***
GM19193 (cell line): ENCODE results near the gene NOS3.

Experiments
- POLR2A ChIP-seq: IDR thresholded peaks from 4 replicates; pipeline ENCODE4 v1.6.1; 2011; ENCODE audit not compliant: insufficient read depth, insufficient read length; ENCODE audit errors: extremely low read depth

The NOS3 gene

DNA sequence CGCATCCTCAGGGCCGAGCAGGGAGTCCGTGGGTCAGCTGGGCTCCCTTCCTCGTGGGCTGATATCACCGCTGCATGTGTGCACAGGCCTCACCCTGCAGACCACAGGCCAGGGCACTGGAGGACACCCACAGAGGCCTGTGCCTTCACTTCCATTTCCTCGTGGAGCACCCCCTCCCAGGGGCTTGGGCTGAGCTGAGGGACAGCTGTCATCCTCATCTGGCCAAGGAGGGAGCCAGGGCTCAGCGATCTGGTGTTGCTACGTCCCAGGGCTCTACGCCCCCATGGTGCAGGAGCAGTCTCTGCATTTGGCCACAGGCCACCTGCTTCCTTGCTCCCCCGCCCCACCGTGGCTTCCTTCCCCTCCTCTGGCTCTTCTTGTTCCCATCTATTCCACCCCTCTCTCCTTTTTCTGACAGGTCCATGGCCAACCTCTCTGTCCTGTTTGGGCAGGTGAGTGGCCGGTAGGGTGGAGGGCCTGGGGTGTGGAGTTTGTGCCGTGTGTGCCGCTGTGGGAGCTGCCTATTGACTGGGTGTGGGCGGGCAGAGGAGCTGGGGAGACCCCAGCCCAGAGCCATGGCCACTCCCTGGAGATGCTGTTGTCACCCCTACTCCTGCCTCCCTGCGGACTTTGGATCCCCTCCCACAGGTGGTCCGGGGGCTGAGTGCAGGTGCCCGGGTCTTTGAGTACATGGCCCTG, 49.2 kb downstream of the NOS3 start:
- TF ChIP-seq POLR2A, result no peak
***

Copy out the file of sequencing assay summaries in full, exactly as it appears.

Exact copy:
GM19193 (cell line): ENCODE results near the gene NOS3.

Experiments
- POLR2A ChIP-seq: IDR thresholded peaks from 4 replicates; pipeline ENCODE4 v1.6.1; 2011; ENCODE audit not compliant: insufficient read depth, insufficient read length; ENCODE audit errors: extremely low read depth

The NOS3 gene

DNA sequence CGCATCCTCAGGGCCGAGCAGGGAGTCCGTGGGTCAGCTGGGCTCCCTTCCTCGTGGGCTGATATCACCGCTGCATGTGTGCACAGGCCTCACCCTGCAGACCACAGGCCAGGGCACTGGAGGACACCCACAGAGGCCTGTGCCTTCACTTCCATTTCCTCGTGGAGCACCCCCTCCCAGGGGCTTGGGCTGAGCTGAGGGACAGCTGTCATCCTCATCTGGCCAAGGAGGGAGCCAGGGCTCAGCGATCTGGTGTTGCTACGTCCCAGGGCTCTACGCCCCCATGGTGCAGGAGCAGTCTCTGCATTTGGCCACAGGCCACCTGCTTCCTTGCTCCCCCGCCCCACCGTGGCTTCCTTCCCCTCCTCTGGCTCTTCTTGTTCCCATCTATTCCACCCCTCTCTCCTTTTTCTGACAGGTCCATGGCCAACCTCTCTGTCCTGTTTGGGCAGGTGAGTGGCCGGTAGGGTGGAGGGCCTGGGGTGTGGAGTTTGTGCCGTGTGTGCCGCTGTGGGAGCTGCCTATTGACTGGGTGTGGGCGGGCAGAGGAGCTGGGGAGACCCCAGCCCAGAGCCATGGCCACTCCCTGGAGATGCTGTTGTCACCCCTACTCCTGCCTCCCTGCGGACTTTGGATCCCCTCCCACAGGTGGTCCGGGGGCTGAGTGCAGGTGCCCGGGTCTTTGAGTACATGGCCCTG, 49.2 kb downstream of the NOS3 start:
- TF ChIP-seq POLR2A, result no peak